The Gulf of Naples is quite different geologically from east to west. To the east, along the coast, a branch of the Apennines stretches to Capri which is not volcanic, but made of limestone and dolomite deposited by an ancient warm-water sea. In the west, the volcanoes of Lake Averno, Monte Nuovo, Astroni and the bradyseism (ground moving up and down) of Pozzuoli circle the bay arriving at Naples and Vesuvius.
To the northwest there are the volcanic islands of Ischia and Procida, and then there are the Campi Flegrei. From the Greek for “burning fields”, 24 volcanic craters both off and on shore bubble away just west of the city of Naples. Also known as the Phlegraean Fields, it is probably one of the most complex volcanic configurations in the world, due to repeated volcanic activity resulting in a bunch of calderas (from the Spanish, caldera and from the Latin caldaria, meaning cooking pot), volcanic craters that are in various states of collapse, nested one on top of the other.
The main caldera at the Campi Flegrei is 13 km across. It is thought to have been formed during an eruption which produced a deposit of volcanic rock, a tuff, consisting of pumice and rock fragments. It is gray and decomposes easily. If you’d like to impress your friends, the name of the common gray tuff that is seen in the area is the Campanian Ignimbrite.
Located 20 km west of Naples, this caldera lies half onshore and half offshore, centered on the town of Pozzuoli. The floor of the crater is pock marked with smaller calderas and cones from other later eruptions and these are clearly visible in space satellite images.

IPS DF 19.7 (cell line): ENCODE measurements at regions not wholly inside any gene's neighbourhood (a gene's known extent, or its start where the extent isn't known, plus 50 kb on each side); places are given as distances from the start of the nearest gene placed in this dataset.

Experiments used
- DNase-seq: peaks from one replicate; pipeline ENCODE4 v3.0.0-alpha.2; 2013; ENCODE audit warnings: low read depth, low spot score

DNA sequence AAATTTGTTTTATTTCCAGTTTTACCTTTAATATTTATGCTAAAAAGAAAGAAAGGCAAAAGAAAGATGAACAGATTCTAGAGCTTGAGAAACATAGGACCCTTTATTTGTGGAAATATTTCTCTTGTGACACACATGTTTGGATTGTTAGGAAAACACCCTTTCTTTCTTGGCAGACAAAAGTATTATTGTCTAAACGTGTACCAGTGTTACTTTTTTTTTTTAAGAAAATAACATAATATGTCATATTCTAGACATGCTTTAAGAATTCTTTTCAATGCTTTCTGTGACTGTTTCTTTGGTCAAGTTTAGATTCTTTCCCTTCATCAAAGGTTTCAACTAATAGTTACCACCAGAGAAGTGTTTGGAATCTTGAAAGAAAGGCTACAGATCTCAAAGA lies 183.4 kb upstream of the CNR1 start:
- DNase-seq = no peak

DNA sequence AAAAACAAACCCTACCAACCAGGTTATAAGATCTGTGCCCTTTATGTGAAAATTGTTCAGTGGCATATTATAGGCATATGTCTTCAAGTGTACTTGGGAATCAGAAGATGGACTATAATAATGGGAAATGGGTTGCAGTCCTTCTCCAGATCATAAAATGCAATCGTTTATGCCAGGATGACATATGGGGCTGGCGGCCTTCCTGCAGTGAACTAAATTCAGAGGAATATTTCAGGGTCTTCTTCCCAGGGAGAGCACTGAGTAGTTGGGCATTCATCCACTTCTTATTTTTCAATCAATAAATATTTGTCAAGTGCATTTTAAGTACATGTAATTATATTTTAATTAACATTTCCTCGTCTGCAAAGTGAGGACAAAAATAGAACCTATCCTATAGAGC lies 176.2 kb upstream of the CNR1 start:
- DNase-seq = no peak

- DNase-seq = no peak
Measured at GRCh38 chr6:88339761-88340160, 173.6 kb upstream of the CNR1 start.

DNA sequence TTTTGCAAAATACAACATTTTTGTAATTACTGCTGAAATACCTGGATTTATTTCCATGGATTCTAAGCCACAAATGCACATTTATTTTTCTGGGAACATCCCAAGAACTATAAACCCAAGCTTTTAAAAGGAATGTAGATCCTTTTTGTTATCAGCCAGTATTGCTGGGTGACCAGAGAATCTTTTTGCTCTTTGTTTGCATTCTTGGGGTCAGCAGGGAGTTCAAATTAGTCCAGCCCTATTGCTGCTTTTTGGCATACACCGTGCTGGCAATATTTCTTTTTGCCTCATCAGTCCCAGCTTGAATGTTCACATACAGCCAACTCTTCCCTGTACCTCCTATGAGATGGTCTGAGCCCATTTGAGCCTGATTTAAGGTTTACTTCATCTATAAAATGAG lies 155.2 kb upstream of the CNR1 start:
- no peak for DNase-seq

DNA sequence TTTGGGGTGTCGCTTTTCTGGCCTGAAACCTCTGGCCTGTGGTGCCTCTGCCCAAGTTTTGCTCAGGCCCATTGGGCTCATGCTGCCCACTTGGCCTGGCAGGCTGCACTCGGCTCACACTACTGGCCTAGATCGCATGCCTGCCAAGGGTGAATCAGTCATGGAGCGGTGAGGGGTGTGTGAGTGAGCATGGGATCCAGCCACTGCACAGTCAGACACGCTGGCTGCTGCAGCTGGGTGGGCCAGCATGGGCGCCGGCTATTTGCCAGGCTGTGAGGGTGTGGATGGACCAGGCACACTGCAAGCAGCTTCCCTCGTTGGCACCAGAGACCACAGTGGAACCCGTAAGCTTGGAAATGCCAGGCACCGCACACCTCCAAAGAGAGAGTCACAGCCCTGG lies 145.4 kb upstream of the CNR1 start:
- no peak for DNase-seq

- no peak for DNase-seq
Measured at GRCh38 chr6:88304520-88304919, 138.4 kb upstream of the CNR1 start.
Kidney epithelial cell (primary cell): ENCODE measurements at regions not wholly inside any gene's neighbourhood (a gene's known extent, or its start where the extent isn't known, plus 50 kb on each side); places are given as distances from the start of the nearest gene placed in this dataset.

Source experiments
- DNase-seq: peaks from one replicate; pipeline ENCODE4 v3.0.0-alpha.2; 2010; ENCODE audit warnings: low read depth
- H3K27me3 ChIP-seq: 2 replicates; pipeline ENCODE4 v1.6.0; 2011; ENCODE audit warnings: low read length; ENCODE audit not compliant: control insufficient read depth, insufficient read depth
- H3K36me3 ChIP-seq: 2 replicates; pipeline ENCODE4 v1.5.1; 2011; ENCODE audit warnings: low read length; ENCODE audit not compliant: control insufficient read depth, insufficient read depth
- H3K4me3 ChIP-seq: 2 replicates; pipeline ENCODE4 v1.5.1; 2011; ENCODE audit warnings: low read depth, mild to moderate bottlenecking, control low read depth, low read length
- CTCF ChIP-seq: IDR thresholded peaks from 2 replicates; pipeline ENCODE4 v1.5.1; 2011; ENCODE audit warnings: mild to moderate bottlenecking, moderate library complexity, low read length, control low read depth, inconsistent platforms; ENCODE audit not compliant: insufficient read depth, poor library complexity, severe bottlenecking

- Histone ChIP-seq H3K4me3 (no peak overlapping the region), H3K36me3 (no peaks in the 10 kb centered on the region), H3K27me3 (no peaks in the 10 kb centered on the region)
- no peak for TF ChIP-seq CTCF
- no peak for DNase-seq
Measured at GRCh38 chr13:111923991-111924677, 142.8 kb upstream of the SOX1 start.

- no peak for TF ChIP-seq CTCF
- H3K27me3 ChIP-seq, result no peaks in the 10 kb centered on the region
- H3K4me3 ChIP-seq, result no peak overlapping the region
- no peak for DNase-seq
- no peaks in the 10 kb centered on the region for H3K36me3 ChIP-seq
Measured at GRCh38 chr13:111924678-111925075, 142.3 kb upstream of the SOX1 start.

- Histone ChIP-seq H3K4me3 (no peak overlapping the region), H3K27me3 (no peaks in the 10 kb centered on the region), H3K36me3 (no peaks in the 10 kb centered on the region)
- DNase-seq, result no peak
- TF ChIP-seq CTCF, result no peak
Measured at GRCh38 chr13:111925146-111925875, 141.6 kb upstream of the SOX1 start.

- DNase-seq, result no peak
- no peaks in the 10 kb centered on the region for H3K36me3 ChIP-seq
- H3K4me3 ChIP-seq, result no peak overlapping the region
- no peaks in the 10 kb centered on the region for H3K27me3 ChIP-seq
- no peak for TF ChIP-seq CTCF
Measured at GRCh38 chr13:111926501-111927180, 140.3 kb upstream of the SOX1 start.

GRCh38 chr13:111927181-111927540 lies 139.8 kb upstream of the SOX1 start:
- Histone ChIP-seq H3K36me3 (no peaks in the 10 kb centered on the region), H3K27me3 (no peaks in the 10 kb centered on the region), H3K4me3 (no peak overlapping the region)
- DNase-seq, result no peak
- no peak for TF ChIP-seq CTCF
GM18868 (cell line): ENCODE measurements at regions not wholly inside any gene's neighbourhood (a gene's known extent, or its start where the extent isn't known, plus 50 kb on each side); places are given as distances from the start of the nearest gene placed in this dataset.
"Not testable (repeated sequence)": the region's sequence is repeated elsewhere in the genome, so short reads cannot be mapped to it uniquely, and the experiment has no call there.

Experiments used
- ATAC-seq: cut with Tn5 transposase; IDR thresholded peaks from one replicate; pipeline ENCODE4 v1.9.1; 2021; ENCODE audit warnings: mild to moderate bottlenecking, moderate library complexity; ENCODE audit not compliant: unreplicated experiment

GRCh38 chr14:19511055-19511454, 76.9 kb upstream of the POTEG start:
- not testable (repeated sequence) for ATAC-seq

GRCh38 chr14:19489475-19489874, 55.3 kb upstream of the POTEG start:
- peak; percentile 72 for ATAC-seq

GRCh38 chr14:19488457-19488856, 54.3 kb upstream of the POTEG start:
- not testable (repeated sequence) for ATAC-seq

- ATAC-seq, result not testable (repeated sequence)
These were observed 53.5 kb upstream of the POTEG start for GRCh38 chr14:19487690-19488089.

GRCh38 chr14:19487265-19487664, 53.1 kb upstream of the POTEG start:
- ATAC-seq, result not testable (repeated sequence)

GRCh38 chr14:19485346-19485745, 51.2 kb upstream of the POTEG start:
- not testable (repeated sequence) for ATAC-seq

Since the eruptions during the last 50,000 years were Plinian and Strombolian in style and strength, they produced some 250,000 tons of material that was distributed over 30,000 sq. km around Naples. This area is also subject to hydromagmatic eruptions in which the magma interacts with water. The eruption of the adjacent Astroni Volcano produced a classic structure seen in Campi Flegrei, a tuff ring (a crater with a rim built of compacted volcanic deposits).
About 12,000 years ago a major eruption centered on Pozzuoli produced the Neapolitan yellow tuff. And though it may be hard to believe, this stone, that you see nearly everywhere, would become extremely important in the settlement and history of the city of Naples.
Today, there is considerable hydrothermal activity in the Campi Flegrei. In locations such as the Solfatara, mythical home of the Roman god of fire, Vulcan, the ground continues to emit steam and boiling, sulfurous mud.
The area is also subject to bradyseismic activity (slow upward and downward motion of the earth’s crust) which is readily seen in the Temple of Serapis in Pozzuoli and less evident but more fascinating, in the Roman villas which are now underwater at Baia.
What is so marvelous about bradyseism is that if, done right, things move up and down, many feet, without being damaged, just like a stage floor which rises and descends gradually without disrupting the scenery. Naples is rare in that not only does it have bradyseismic activity in many areas, but those areas are home to priceless antiquities which have not been been harmed, just moved around.
Ann Pizzorusso is a geologist and Italian Renaissance scholar. After many years of doing virtually everything in the world of geology (drilling for oil, hunting for gems, cleaning up pollution in soil and groundwater) she turned her geologic skills toward Leonardo da Vinci. See her work on Leonardo’s Geology. You can find Ann on Facebook at Leonardo da Vinci Virgin of the Rocks and on Twitter @VirginoftheRock.